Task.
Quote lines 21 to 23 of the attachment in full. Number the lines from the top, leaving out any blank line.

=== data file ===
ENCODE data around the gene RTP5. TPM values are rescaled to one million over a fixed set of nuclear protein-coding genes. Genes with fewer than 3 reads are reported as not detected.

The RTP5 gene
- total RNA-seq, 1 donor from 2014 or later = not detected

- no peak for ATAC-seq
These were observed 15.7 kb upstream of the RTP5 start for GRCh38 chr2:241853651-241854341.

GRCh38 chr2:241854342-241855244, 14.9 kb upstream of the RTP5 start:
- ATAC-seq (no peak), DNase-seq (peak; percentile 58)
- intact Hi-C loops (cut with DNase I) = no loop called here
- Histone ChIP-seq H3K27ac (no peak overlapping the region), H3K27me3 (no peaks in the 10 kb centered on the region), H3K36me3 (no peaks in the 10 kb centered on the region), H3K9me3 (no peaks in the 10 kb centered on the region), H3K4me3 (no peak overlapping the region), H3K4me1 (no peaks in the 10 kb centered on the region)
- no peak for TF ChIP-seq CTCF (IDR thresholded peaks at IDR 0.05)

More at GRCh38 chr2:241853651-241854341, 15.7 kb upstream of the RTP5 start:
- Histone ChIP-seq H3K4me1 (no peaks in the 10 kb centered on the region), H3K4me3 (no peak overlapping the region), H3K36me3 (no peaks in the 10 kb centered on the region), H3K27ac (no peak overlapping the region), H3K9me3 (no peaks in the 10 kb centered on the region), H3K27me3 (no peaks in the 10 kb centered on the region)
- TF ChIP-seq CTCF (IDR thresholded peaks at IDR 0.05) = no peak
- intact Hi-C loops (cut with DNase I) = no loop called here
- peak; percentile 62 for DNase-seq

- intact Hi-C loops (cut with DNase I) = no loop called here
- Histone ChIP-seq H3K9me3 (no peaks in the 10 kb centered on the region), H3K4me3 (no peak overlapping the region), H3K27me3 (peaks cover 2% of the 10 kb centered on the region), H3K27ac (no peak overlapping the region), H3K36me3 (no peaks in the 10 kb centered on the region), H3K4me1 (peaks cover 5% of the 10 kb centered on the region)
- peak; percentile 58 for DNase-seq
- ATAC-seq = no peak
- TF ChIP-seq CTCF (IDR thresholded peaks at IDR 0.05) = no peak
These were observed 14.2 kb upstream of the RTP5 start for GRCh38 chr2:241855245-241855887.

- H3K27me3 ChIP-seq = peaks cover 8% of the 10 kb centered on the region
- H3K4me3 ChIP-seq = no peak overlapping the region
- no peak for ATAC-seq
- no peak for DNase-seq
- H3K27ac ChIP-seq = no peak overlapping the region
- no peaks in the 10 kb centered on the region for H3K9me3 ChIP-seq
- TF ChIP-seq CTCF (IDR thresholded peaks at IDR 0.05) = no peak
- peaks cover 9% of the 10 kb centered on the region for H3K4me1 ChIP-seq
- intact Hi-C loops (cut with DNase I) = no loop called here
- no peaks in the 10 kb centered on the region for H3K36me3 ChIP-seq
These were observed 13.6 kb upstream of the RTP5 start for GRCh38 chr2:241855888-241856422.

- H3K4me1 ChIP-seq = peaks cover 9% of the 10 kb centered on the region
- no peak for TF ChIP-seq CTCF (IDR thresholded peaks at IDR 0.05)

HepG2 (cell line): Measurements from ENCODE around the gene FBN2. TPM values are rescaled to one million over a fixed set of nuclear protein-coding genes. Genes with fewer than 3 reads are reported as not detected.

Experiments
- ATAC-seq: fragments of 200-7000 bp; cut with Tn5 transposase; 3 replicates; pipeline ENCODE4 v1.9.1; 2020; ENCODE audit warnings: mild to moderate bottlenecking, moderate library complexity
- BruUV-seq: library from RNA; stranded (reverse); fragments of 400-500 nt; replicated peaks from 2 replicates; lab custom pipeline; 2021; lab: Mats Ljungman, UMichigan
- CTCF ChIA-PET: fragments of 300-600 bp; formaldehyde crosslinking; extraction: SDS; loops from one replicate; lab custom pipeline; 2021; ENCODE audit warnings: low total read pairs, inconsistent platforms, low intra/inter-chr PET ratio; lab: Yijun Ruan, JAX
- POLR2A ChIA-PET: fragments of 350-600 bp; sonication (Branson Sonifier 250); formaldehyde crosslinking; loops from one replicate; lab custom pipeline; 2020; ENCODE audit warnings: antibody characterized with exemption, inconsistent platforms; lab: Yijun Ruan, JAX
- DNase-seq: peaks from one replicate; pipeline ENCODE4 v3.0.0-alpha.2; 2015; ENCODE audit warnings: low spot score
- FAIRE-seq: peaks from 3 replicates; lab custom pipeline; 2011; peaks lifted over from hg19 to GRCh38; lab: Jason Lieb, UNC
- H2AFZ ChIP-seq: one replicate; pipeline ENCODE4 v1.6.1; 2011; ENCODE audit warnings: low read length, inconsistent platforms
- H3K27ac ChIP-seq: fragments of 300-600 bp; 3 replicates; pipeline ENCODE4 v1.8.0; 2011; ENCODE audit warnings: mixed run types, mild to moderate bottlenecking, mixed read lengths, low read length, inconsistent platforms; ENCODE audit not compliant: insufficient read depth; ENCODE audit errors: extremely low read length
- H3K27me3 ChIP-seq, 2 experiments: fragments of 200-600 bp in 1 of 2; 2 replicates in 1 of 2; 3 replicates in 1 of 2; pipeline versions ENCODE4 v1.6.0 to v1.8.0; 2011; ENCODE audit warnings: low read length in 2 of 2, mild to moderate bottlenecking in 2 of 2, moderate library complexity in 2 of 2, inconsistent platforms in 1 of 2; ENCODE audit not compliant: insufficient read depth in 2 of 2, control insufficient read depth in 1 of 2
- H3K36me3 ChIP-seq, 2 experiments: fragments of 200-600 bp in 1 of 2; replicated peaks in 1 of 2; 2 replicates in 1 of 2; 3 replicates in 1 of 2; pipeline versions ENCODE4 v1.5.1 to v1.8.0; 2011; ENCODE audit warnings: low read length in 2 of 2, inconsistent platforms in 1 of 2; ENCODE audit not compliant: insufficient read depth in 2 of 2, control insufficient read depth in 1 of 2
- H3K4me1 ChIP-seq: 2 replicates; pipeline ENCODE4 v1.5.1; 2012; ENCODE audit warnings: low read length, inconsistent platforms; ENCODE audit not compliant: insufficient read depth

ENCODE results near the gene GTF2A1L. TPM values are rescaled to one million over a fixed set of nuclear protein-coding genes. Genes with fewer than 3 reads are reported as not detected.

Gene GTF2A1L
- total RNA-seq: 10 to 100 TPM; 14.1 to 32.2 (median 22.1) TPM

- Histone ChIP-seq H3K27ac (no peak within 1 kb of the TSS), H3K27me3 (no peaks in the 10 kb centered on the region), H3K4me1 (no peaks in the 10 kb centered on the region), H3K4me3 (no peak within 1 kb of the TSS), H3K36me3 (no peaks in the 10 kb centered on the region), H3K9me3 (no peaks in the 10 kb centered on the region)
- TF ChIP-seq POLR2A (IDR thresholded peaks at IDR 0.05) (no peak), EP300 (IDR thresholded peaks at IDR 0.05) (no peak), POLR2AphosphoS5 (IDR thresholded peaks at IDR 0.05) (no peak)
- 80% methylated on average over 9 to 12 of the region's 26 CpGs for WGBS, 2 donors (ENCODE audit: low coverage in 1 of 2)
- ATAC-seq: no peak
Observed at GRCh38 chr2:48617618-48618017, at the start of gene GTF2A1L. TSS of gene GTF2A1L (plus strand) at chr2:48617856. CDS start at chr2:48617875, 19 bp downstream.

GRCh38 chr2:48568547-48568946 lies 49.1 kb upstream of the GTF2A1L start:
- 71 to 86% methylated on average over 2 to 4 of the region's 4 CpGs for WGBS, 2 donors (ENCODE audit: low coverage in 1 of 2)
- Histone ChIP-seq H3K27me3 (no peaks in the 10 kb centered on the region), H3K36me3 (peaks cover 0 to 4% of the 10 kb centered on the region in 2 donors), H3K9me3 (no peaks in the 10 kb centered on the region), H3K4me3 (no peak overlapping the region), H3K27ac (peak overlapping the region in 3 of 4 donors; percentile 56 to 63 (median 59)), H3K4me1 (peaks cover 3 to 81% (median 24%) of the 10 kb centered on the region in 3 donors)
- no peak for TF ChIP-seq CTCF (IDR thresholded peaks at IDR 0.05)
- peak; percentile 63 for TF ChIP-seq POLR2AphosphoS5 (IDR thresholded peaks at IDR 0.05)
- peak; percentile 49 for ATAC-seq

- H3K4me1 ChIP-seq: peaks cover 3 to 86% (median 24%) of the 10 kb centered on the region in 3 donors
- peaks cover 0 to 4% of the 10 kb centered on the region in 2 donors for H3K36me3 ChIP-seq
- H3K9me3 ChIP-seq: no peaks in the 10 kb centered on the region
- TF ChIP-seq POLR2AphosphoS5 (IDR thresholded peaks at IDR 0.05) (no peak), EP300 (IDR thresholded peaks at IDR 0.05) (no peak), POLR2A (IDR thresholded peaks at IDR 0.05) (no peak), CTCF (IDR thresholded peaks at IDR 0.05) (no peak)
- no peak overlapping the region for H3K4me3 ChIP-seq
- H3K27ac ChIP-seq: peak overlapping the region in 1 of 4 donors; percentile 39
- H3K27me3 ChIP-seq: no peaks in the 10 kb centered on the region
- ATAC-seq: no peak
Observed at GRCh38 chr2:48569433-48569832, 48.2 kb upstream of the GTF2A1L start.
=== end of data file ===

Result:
These were observed 14.2 kb upstream of the RTP5 start for GRCh38 chr2:241855245-241855887.

- H3K27me3 ChIP-seq = peaks cover 8% of the 10 kb centered on the region
- H3K4me3 ChIP-seq = no peak overlapping the region